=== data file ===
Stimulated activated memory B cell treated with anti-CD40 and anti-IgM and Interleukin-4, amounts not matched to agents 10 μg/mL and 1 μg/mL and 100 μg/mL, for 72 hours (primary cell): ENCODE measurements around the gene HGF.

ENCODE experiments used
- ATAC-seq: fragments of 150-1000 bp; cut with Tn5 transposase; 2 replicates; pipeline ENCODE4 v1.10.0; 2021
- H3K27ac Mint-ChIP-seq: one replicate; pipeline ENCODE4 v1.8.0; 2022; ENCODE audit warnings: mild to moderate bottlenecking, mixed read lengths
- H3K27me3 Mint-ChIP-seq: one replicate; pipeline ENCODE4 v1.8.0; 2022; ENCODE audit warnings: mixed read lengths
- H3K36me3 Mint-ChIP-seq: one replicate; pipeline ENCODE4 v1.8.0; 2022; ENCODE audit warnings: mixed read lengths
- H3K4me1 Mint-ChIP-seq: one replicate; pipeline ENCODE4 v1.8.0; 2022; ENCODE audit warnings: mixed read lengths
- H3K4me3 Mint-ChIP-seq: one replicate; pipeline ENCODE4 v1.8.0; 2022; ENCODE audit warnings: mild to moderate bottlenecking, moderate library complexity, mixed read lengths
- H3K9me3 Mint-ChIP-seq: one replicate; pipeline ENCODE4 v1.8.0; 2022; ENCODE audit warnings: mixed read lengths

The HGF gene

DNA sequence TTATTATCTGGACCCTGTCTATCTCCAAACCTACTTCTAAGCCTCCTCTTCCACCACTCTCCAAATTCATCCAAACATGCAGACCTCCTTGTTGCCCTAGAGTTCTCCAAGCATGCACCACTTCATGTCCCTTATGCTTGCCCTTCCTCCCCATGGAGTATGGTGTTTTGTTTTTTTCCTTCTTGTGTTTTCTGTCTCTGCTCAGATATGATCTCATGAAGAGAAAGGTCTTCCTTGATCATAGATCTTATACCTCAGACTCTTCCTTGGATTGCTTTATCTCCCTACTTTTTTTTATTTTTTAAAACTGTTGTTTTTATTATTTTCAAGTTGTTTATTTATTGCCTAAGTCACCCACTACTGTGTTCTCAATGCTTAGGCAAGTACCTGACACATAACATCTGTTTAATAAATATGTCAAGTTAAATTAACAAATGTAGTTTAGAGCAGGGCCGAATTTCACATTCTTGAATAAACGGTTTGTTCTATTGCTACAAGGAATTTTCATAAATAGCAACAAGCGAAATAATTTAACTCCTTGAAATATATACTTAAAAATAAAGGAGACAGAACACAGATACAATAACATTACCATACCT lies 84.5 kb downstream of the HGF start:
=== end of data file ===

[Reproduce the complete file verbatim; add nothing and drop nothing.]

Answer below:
Stimulated activated memory B cell treated with anti-CD40 and anti-IgM and Interleukin-4, amounts not matched to agents 10 μg/mL and 1 μg/mL and 100 μg/mL, for 72 hours (primary cell): ENCODE measurements around the gene HGF.

ENCODE experiments used
- ATAC-seq: fragments of 150-1000 bp; cut with Tn5 transposase; 2 replicates; pipeline ENCODE4 v1.10.0; 2021
- H3K27ac Mint-ChIP-seq: one replicate; pipeline ENCODE4 v1.8.0; 2022; ENCODE audit warnings: mild to moderate bottlenecking, mixed read lengths
- H3K27me3 Mint-ChIP-seq: one replicate; pipeline ENCODE4 v1.8.0; 2022; ENCODE audit warnings: mixed read lengths
- H3K36me3 Mint-ChIP-seq: one replicate; pipeline ENCODE4 v1.8.0; 2022; ENCODE audit warnings: mixed read lengths
- H3K4me1 Mint-ChIP-seq: one replicate; pipeline ENCODE4 v1.8.0; 2022; ENCODE audit warnings: mixed read lengths
- H3K4me3 Mint-ChIP-seq: one replicate; pipeline ENCODE4 v1.8.0; 2022; ENCODE audit warnings: mild to moderate bottlenecking, moderate library complexity, mixed read lengths
- H3K9me3 Mint-ChIP-seq: one replicate; pipeline ENCODE4 v1.8.0; 2022; ENCODE audit warnings: mixed read lengths

The HGF gene

DNA sequence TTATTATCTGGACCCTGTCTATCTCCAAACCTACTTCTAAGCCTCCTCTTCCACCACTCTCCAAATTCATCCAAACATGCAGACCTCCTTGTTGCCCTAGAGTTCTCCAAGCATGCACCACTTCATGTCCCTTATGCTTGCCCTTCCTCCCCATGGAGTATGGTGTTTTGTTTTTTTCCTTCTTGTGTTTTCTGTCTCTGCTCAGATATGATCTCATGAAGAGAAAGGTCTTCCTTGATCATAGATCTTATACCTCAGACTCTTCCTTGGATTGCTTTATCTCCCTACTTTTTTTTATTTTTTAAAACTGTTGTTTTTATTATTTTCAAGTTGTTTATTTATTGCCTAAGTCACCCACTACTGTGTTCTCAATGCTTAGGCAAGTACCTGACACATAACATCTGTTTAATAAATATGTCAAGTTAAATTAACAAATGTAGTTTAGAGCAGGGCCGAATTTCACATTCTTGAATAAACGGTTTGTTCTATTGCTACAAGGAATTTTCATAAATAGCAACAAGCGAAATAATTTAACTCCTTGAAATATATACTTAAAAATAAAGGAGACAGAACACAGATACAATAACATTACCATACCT lies 84.5 kb downstream of the HGF start: